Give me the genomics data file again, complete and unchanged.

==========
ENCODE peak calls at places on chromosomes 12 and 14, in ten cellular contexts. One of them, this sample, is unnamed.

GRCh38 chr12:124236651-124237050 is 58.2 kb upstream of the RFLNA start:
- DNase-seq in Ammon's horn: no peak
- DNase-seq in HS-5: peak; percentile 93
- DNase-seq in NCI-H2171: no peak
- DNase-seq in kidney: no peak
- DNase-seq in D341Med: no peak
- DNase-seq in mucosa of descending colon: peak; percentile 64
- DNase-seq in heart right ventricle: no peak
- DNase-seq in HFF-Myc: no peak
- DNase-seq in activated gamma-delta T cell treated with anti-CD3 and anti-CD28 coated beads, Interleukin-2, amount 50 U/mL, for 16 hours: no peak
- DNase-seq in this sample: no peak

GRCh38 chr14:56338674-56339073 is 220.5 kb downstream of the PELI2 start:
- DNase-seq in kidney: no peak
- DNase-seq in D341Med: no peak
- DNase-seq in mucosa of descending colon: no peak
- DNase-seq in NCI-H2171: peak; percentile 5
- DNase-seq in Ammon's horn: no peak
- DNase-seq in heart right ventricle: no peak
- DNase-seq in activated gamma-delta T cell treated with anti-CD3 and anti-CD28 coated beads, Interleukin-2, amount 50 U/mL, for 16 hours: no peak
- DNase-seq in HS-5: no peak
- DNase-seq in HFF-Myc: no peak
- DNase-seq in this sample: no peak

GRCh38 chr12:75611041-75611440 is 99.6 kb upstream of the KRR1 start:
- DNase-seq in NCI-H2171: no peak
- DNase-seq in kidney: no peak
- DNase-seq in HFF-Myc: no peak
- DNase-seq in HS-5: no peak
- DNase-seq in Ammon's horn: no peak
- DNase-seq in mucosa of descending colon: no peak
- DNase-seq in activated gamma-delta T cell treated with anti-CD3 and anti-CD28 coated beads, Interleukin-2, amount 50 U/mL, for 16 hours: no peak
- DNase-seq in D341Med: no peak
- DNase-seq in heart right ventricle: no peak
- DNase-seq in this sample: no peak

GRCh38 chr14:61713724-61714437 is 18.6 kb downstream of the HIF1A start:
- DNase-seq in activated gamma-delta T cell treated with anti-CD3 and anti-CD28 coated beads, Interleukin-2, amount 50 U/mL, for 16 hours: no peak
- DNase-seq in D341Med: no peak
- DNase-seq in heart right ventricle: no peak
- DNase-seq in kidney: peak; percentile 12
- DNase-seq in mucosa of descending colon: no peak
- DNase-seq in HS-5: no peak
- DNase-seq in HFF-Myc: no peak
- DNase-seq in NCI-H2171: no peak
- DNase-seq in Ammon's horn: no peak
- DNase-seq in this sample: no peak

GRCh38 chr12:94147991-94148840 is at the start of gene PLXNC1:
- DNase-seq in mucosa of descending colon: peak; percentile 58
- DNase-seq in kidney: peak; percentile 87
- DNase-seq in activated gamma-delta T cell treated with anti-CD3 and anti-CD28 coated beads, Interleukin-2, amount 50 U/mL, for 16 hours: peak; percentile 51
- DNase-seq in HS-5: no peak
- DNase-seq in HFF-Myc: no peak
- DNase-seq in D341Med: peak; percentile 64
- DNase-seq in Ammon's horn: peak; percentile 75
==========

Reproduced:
ENCODE peak calls at places on chromosomes 12 and 14, in ten cellular contexts. One of them, this sample, is unnamed.

GRCh38 chr12:124236651-124237050 is 58.2 kb upstream of the RFLNA start:
- DNase-seq in Ammon's horn: no peak
- DNase-seq in HS-5: peak; percentile 93
- DNase-seq in NCI-H2171: no peak
- DNase-seq in kidney: no peak
- DNase-seq in D341Med: no peak
- DNase-seq in mucosa of descending colon: peak; percentile 64
- DNase-seq in heart right ventricle: no peak
- DNase-seq in HFF-Myc: no peak
- DNase-seq in activated gamma-delta T cell treated with anti-CD3 and anti-CD28 coated beads, Interleukin-2, amount 50 U/mL, for 16 hours: no peak
- DNase-seq in this sample: no peak

GRCh38 chr14:56338674-56339073 is 220.5 kb downstream of the PELI2 start:
- DNase-seq in kidney: no peak
- DNase-seq in D341Med: no peak
- DNase-seq in mucosa of descending colon: no peak
- DNase-seq in NCI-H2171: peak; percentile 5
- DNase-seq in Ammon's horn: no peak
- DNase-seq in heart right ventricle: no peak
- DNase-seq in activated gamma-delta T cell treated with anti-CD3 and anti-CD28 coated beads, Interleukin-2, amount 50 U/mL, for 16 hours: no peak
- DNase-seq in HS-5: no peak
- DNase-seq in HFF-Myc: no peak
- DNase-seq in this sample: no peak

GRCh38 chr12:75611041-75611440 is 99.6 kb upstream of the KRR1 start:
- DNase-seq in NCI-H2171: no peak
- DNase-seq in kidney: no peak
- DNase-seq in HFF-Myc: no peak
- DNase-seq in HS-5: no peak
- DNase-seq in Ammon's horn: no peak
- DNase-seq in mucosa of descending colon: no peak
- DNase-seq in activated gamma-delta T cell treated with anti-CD3 and anti-CD28 coated beads, Interleukin-2, amount 50 U/mL, for 16 hours: no peak
- DNase-seq in D341Med: no peak
- DNase-seq in heart right ventricle: no peak
- DNase-seq in this sample: no peak

GRCh38 chr14:61713724-61714437 is 18.6 kb downstream of the HIF1A start:
- DNase-seq in activated gamma-delta T cell treated with anti-CD3 and anti-CD28 coated beads, Interleukin-2, amount 50 U/mL, for 16 hours: no peak
- DNase-seq in D341Med: no peak
- DNase-seq in heart right ventricle: no peak
- DNase-seq in kidney: peak; percentile 12
- DNase-seq in mucosa of descending colon: no peak
- DNase-seq in HS-5: no peak
- DNase-seq in HFF-Myc: no peak
- DNase-seq in NCI-H2171: no peak
- DNase-seq in Ammon's horn: no peak
- DNase-seq in this sample: no peak

GRCh38 chr12:94147991-94148840 is at the start of gene PLXNC1:
- DNase-seq in mucosa of descending colon: peak; percentile 58
- DNase-seq in kidney: peak; percentile 87
- DNase-seq in activated gamma-delta T cell treated with anti-CD3 and anti-CD28 coated beads, Interleukin-2, amount 50 U/mL, for 16 hours: peak; percentile 51
- DNase-seq in HS-5: no peak
- DNase-seq in HFF-Myc: no peak
- DNase-seq in D341Med: peak; percentile 64
- DNase-seq in Ammon's horn: peak; percentile 75